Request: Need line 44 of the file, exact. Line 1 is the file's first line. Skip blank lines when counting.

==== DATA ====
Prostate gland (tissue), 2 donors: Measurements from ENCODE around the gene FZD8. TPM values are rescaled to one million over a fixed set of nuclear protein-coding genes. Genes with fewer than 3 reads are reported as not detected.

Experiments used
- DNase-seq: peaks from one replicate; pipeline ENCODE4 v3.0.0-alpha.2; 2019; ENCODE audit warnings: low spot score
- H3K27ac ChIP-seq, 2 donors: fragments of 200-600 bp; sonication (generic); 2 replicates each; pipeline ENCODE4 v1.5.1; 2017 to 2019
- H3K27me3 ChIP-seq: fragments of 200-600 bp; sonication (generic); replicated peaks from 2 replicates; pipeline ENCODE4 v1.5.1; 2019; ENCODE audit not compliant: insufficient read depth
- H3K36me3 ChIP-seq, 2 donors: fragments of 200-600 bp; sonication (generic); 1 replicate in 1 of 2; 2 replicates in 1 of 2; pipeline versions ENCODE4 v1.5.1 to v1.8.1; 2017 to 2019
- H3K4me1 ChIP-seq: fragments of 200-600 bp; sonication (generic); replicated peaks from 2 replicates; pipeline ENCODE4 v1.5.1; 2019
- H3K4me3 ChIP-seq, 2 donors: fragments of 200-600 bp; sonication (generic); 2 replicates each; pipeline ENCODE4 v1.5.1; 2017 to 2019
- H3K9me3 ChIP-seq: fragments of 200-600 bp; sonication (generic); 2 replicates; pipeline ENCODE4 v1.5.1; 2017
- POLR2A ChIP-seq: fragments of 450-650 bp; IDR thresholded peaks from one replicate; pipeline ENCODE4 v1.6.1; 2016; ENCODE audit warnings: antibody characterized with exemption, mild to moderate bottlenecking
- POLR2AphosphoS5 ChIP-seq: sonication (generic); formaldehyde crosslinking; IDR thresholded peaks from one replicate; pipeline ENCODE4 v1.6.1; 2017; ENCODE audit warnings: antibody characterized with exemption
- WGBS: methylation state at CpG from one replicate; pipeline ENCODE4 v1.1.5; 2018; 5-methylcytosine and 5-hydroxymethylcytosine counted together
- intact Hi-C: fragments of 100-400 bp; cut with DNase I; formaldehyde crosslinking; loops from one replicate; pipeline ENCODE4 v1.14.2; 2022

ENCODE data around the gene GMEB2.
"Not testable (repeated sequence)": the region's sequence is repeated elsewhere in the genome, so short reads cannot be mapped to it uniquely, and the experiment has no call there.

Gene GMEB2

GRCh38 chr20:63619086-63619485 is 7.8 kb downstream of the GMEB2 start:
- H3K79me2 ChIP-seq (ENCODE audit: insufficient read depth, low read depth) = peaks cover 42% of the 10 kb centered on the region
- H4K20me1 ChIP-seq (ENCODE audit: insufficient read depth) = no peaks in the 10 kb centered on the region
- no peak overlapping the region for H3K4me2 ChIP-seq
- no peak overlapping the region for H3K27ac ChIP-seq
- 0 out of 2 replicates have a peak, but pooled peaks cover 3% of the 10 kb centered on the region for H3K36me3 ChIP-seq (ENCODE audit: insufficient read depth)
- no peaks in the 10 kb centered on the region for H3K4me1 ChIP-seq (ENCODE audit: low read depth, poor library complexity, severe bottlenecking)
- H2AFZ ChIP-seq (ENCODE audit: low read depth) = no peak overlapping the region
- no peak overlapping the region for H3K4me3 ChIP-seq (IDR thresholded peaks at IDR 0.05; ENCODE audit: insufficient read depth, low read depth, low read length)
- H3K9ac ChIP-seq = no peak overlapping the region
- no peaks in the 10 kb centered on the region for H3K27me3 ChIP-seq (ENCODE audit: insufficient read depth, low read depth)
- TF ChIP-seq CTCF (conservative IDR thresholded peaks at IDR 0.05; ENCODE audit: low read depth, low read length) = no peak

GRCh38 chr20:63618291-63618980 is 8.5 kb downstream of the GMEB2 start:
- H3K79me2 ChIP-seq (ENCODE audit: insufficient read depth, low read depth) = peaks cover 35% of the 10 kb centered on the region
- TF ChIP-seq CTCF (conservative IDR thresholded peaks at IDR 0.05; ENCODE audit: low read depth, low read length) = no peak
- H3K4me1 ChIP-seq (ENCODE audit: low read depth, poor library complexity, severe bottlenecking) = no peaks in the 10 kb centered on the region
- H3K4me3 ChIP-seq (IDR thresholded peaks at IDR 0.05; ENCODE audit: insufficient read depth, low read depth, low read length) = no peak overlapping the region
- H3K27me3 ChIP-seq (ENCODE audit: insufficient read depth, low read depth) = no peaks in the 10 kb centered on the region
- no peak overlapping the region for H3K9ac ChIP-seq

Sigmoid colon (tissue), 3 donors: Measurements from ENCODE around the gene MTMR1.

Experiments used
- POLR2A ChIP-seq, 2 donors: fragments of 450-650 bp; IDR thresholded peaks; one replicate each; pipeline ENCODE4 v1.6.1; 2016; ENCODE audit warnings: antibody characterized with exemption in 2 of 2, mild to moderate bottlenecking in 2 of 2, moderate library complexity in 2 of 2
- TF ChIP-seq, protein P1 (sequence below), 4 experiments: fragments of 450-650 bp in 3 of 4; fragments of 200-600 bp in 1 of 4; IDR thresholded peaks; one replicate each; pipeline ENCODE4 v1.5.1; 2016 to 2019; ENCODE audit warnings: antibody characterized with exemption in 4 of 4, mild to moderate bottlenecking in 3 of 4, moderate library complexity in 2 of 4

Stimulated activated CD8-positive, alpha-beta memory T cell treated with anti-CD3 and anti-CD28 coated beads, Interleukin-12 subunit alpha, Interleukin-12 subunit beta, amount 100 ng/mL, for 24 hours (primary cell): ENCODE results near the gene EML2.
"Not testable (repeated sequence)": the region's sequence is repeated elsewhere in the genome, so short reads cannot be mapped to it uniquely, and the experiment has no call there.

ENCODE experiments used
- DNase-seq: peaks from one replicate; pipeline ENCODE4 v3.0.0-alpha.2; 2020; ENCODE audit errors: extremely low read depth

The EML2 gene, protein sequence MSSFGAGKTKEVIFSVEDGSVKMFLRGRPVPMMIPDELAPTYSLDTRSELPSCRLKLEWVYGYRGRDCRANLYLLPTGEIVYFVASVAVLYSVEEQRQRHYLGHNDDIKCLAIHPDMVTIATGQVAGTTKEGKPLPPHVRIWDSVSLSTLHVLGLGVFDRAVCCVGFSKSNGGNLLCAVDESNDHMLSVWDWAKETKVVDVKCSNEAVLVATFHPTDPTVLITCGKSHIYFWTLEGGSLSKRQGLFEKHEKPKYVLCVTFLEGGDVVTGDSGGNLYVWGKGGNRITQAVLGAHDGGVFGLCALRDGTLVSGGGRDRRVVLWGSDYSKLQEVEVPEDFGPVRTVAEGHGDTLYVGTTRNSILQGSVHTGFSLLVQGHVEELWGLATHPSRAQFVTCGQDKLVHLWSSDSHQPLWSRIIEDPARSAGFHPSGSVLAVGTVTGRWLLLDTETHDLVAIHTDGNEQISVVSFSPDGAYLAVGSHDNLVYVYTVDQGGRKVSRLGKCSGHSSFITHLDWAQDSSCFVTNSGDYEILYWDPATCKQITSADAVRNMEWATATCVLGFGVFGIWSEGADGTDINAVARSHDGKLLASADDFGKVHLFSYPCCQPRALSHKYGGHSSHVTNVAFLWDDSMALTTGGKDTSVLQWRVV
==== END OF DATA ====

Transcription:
The EML2 gene, protein sequence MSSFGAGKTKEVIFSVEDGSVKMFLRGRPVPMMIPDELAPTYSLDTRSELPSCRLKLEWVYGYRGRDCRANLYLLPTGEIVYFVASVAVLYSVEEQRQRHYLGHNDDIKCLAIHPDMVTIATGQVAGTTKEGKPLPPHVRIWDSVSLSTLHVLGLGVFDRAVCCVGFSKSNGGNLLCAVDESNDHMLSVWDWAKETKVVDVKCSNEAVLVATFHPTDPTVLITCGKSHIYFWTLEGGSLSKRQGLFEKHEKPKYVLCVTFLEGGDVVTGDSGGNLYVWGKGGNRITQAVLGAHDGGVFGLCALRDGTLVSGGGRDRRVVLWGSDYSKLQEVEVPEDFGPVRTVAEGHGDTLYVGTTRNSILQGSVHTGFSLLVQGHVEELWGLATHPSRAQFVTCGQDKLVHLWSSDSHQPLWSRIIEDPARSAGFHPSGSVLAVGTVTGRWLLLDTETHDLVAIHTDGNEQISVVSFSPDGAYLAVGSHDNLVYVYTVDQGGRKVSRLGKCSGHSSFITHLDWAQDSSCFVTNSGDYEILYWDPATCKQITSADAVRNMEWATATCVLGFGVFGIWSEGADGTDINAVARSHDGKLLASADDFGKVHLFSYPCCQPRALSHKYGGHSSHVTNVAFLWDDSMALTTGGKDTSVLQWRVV